Chip Shots: Exercise Tips for Optimal Golf
In my search for all things useful as it relates to helping folks enjoy the wonderful game of golf, I thought having a professional trainer on the show, especially one who has actually worked with a golf pro, would be beneficial.
Fortunately for me and all of you, fitness professional and owner of Bodies by Badger, Amy Badger, fits the bill perfectly. Not only does she have a degree in kinesiology and physical education, but she is nationally accredited in group exercise and personal training.
The icing on the cake is that, when she lived in Florida, Amy worked with LPGA professional Lorie Kane. She also trained Ian Poulter’s wife, but that’s a story for a different time.
We had a great time on the air, and Amy was very clear that in order to be the best golfer you can be you need to do more than play golf. Being a glutton for punishment and willing to try almost anything once (please refer back to my recent Long Drive Competition experience), I asked Amy if she would be willing to put me through a golf-specific workout. Being the eternally positive person that she is, Amy quickly agreed and invited me to her studio, on North Main Street in Brewer.
My golf improvement workout began with a few warm-up exercises; rope jumping and a few drills using a “ladder” that is simply made by placing tape on the floor in the shape and length of a typical ladder. We didn’t do any static stretching, rather total body movements designed to elevate my heart rate and prepare my body for what was to come.
Being a very organized individual, Amy had kindly written out my routine on a blackboard. The workout was broken into Power, Core, and finally, Flexibility.
For the power phase, we started with the Reverse Woodchop. I could feel this a bit in my shoulders, but mostly in my torso, as it is designed to strength your hips and core. This exercise, as well as the Woodchop (downward motion instead of upward) can help you generate more power. The Ball Squat Toss was next, and again I felt it in my shoulders, but also in my quads and butt. Another power move as it is a dynamic motion that involves many muscles firing in tandem. The final power exercise was the Split Squat, which I really felt in my hamstrings and butt. Amy is very keen on making sure a person doesn’t neglect the opposing muscles or the opposite side of your body when exercising. A musculo-skeletal balance is very important not only to golf but your overall health.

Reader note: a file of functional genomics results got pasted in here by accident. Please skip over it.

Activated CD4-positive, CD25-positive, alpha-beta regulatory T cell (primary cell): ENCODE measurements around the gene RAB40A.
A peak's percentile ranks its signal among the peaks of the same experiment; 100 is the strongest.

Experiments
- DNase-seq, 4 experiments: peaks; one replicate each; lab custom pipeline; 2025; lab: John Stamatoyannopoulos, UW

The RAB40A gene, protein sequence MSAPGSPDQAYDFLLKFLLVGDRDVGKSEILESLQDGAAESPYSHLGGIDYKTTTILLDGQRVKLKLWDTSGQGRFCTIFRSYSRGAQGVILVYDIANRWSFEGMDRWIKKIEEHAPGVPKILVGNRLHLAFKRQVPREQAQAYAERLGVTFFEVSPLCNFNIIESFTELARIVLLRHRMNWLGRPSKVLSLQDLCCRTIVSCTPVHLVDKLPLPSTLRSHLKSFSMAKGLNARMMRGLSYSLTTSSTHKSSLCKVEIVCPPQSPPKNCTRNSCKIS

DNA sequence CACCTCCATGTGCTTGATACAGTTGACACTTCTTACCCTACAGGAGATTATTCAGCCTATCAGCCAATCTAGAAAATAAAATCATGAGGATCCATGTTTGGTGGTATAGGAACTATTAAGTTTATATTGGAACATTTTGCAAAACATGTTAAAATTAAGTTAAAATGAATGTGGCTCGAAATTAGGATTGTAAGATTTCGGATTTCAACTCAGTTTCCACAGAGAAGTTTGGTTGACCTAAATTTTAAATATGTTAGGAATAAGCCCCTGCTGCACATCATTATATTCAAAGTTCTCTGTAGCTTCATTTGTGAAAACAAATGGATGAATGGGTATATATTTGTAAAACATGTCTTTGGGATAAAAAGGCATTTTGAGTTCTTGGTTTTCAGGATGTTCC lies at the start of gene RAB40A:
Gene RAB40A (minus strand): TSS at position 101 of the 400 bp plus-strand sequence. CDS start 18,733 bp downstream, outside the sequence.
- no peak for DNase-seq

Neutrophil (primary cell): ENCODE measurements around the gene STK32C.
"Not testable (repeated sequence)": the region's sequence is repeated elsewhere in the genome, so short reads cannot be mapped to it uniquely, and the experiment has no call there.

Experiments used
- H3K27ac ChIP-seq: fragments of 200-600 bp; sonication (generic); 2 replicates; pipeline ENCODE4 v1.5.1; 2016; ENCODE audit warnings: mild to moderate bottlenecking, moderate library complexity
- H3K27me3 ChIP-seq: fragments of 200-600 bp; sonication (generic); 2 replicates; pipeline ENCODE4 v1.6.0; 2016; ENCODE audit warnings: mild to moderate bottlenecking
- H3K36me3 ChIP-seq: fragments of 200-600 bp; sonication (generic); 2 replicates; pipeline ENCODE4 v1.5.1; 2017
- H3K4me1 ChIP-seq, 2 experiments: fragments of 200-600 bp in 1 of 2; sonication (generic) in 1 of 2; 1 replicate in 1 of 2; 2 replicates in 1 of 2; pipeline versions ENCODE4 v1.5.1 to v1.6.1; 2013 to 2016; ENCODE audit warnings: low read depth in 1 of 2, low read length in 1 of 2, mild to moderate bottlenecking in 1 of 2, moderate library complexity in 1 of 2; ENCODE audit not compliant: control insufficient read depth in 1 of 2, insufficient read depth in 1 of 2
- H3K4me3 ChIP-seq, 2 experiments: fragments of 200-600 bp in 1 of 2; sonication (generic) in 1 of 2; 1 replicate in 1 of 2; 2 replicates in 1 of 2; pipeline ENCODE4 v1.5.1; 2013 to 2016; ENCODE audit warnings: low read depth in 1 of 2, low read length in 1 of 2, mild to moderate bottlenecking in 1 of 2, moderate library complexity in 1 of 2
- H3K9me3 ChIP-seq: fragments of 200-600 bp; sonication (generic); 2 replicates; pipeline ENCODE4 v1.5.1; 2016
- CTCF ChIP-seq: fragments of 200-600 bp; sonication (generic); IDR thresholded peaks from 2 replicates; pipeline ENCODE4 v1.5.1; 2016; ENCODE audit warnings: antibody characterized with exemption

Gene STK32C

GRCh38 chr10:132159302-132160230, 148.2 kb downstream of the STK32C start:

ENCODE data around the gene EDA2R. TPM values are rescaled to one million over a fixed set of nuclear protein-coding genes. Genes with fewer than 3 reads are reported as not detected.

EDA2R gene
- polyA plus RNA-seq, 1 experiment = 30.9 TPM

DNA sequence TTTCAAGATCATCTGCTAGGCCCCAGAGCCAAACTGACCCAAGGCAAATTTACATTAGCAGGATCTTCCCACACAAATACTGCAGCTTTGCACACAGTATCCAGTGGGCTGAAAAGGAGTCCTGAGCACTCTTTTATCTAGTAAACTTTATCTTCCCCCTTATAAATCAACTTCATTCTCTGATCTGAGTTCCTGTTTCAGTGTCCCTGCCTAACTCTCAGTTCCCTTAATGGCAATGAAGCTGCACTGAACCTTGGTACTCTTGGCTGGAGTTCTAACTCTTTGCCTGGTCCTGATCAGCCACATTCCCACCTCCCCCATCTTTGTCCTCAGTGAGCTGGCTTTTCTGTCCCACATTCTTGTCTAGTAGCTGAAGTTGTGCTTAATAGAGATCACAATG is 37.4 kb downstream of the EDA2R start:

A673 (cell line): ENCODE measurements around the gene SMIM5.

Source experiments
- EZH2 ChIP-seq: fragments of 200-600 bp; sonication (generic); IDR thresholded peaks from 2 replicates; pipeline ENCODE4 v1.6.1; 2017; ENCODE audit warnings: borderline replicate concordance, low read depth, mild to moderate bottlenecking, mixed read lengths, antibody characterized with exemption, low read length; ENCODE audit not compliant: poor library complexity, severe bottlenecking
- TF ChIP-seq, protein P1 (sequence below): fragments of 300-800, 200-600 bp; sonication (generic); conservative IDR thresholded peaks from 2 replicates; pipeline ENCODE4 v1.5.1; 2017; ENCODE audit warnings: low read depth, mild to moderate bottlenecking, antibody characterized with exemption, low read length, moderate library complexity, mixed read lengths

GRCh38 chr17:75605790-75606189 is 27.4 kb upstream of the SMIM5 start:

Luckily for you, I videotaped Amy demonstrating the correct way to do each of these exercises.
For core work, Amy had me do clams, which are a type of stomach crunch, and something called the physioball oblique twist.
We ended with flexibility exercises for hips, hamstrings and lower back. The photo below is of me stretching my hips.
Throughout the entire workout Amy encouraged me and gave me pointers on proper form. She made it fun and distracted me from how much I was actually exerting myself (I only realized just how much after the workout was over, when I attempted to go and golf – more on that in an upcoming Chip Shots Blog).
Overall, this workout takes less than a half-hour and can lead to not only better golf performance but greater enjoyment of the game, along with a reduced chance of injury. As I’m writing this Blog it is the day after my session, and I feel like I got a good workout but didn’t overdo it. I plan on incorporating these moves into my overall routine and want to thank Amy for her time; we had a blast.
Please be sure to tune in to next Monday’s show (7:15 a.m.), when we will chat about all things golf and welcome Husson University Golf Coach Ed Mayo.